Health needs of men who have sex with men neglected in SA

Health needs of men who have sex with men neglected in SA

2017-04-06

In South Africa, men who have sex with men (MSM) are at higher risk of contracting HIV as they are ‘stigmatised and discriminated against’ in health facilities.

Men who have sex with men (MSM) in Africa are twice as likely as the general population to be HIV positive – partly because their health needs are not being met.

Although, South Africa has made great strides in the provision of HIV-related healthcare services, the health needs of MSM are often misunderstood by healthcare practitioners and neglected in HIV service programmes, according to the Anova Health Institute.

Sensitising health facilities

Gordon Khoza, Anova’s outreach ambassador, said that the MSM community is stigmatised and discriminated against in health facilities.

“The MSM community is stigmatised in a way that they cannot access the health services fully like other populations, but we have started sensitising the health facilities so they can be MSM friendly,” Khoza told an MSM forum in Johannesburg attended by representatives from southern and eastern African countries.

Nine years ago, Anova established a model called Health4Men (H4M) to lead South Africa’s response to HIV among gay, bisexual and other men who have sex with men (MSM).

This model provides direct health care services at two centres of excellence in MSM sexual health care, and also by building support networks of MSM competent sites.

H4M’s David Motsoagae said that they are training public health facilities to become MSM friendly and provide services that ensure people’s dignity. “We are actually a bridge between H4M and the public health facilities,” said Motsoagae.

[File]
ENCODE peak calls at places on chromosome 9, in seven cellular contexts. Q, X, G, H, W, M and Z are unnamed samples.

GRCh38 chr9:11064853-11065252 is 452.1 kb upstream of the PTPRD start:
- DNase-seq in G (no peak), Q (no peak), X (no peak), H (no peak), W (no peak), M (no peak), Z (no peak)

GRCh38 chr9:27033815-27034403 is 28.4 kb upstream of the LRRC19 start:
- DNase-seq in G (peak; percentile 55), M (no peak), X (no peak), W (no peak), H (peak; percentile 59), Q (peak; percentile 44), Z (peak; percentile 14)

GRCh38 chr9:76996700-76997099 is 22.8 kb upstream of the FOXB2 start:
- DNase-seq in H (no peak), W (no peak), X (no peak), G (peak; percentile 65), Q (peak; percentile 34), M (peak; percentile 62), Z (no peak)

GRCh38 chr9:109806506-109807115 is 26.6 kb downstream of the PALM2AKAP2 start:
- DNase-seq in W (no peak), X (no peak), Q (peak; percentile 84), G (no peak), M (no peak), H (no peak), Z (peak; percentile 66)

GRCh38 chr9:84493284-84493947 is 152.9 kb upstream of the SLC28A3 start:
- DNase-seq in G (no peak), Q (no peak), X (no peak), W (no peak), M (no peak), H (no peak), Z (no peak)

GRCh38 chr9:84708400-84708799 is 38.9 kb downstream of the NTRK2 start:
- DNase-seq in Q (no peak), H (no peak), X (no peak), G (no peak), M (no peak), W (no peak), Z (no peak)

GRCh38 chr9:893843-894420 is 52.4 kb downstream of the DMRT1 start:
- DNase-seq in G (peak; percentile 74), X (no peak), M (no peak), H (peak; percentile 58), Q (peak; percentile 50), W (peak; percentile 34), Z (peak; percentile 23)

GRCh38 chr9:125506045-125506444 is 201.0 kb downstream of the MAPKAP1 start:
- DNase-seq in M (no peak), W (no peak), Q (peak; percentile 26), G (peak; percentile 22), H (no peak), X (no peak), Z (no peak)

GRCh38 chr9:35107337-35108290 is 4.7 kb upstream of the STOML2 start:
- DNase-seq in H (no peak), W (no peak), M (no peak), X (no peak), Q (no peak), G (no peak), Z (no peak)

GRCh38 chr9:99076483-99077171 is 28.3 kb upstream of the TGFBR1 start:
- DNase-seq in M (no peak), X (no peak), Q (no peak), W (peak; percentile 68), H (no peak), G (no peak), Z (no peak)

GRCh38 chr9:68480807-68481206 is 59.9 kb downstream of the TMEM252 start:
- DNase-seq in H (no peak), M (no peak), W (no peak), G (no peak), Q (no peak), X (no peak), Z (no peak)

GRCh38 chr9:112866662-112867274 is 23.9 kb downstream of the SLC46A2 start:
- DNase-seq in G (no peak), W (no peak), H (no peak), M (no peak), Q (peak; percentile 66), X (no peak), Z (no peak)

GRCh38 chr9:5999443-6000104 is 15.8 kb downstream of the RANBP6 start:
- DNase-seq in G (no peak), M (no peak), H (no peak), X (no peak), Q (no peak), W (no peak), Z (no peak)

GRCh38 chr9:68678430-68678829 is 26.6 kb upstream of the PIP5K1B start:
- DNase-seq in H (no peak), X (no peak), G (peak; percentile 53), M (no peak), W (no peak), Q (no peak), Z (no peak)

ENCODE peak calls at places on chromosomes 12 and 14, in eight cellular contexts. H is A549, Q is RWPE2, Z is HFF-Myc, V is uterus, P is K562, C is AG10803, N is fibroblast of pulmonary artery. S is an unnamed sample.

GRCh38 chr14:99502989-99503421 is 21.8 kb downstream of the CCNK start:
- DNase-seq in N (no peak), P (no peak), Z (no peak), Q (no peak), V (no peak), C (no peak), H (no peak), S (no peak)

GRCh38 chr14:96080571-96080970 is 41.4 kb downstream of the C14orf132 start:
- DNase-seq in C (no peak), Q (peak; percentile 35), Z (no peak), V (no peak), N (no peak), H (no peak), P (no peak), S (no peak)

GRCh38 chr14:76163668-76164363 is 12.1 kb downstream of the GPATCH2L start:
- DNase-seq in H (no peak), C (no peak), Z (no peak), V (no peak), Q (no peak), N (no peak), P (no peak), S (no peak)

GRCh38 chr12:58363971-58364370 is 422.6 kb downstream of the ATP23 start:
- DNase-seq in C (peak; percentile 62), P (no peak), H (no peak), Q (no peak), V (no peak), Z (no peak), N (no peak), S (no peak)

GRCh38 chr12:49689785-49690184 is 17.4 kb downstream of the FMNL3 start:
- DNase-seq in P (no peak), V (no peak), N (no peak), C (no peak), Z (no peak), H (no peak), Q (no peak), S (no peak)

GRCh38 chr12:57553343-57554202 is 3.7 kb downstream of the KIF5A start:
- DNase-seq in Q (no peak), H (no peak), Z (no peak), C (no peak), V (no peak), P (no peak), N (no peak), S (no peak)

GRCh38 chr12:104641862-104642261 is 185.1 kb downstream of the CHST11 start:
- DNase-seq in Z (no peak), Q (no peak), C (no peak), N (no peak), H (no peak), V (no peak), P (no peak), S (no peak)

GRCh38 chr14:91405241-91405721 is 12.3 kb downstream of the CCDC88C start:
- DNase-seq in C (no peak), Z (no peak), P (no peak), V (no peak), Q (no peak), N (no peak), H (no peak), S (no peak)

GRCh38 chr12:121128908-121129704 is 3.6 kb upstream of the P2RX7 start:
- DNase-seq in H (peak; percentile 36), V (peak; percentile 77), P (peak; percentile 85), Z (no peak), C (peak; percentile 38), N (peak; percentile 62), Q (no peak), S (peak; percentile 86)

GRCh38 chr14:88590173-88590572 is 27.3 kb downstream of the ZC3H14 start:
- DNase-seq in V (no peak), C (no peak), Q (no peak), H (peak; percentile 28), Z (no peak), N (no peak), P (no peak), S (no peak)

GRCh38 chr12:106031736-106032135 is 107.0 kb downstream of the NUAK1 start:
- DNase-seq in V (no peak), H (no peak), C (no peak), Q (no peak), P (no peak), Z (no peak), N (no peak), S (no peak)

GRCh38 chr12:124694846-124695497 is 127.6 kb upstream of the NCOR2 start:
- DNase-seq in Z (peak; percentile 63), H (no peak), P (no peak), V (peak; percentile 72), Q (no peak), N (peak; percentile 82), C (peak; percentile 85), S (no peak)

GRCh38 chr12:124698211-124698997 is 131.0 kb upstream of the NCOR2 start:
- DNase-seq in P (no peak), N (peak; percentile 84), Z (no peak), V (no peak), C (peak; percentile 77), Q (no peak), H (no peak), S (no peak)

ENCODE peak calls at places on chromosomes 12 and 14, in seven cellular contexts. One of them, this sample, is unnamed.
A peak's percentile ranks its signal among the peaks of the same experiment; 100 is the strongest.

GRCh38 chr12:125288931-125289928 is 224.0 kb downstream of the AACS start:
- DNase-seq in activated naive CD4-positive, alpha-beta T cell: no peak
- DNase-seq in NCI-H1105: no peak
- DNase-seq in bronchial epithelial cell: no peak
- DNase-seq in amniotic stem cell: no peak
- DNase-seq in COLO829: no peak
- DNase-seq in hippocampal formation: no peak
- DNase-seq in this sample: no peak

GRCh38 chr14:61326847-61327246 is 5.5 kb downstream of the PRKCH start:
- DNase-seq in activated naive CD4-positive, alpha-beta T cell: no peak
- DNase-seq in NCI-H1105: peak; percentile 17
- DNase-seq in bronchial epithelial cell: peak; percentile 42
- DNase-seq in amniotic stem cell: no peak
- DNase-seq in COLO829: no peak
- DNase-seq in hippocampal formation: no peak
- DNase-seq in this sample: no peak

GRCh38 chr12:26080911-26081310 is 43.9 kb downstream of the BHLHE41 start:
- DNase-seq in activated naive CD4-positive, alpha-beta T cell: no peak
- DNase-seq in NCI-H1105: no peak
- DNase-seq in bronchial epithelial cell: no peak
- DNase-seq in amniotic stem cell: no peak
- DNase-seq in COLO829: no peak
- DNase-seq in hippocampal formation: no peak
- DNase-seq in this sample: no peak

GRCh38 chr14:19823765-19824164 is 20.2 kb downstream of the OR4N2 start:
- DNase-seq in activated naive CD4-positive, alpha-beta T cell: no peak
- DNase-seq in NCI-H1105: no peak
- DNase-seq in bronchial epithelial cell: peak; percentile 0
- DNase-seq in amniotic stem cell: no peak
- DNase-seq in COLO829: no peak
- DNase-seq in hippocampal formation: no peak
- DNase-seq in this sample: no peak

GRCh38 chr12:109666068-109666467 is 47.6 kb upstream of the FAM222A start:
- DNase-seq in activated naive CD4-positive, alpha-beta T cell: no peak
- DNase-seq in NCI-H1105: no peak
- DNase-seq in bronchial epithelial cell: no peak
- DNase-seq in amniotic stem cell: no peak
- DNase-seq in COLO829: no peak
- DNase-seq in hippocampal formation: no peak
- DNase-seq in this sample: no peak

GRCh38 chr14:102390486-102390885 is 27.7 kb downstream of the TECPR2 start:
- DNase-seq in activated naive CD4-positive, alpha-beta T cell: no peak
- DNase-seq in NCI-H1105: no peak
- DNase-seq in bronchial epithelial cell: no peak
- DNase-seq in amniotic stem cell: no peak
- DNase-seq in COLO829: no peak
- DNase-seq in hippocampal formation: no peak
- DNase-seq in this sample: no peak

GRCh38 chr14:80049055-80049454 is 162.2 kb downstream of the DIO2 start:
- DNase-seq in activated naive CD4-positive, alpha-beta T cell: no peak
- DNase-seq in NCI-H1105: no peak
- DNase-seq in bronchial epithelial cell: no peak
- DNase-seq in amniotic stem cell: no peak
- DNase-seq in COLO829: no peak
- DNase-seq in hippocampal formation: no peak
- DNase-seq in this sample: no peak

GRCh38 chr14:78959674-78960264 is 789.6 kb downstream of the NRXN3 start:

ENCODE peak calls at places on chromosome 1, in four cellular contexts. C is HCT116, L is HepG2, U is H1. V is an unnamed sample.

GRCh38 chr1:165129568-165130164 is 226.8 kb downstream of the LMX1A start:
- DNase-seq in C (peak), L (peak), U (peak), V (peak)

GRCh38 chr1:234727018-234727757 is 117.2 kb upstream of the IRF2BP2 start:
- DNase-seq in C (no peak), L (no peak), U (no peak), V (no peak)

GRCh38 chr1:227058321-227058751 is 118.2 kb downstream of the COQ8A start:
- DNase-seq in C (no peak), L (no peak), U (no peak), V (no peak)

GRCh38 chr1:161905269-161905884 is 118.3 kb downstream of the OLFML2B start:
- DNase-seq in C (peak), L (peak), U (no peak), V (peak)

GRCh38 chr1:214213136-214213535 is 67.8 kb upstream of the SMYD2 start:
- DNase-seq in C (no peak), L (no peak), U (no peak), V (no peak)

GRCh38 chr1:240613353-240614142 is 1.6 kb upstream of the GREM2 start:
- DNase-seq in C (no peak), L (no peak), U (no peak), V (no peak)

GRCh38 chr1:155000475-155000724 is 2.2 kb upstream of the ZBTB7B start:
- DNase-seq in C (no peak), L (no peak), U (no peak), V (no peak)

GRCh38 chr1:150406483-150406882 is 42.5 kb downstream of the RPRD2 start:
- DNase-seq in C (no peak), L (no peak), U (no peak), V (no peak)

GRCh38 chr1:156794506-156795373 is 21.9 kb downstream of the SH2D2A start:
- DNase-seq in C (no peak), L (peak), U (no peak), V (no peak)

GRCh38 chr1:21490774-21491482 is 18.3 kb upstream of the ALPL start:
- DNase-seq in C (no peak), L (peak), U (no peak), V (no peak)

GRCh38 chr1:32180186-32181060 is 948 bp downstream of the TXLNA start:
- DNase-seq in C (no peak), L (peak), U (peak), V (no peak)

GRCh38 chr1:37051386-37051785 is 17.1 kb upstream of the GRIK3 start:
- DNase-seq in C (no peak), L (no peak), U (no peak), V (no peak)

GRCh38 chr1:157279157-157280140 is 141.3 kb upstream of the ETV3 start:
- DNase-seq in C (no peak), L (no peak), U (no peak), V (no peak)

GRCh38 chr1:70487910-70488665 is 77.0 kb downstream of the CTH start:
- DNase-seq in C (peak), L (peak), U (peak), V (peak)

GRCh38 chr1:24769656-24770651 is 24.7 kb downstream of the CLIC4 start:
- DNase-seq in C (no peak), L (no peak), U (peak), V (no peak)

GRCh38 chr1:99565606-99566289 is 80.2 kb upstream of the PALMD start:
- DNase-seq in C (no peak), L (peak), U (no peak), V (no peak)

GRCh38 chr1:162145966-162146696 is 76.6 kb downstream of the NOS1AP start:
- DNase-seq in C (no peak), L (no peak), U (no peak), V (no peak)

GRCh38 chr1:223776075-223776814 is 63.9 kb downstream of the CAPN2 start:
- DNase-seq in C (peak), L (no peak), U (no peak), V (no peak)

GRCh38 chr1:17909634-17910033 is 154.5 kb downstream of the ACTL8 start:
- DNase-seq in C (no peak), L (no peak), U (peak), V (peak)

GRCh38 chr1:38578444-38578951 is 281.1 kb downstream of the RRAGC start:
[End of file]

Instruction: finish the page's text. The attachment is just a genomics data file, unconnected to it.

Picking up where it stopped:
Not very competent

Anova’s Dr Kevin Rebe said that even when clinics were friendly towards MSM they were usually not asked about anal sex, and, as a result, they were not screened for their health care needs.

“You find that the clinic can be very friendly to the MSM but it is not very competent to meet their health care needs,” said Rebe.

In contrast, the H4M centres offered health interventions aimed at protecting men who have sex with men, such as offering antiretroviral drugs as pre-exposure prophylaxis (PreP).

“It is absolutely clear from multiple clinical trials that PreP will prevent HIV in MSM if used correctly even if they have high risks of sexual exposure  to the virus,” said Rebe.

PrEP, for HIV prevention, involves the use of ARVs by HIV-negative people to reduce the risk of becoming infected. Daily TDF/FTC (a combination ARV marketed as Truvada) has been approved for use in populations at high risk of HIV by a number of national regulatory agencies. In late-2015, the World Health Organization recommended PrEP as an additional prevention option for HIV- negative people at substantial risk of HIV. According to a previous Health24 article, PrEP should not be viewed as the first line of defence against HIV, but in conjunction with other preventative measures, and should be taken daily.

According to Rebe H4M currently has two sites that are providing PreP for MSM, one in Cape Town and one in Johannesburg. He added that the Department of Health will also be increasing access of PreP to MSM as they will be opening new sites starting from April 2017.

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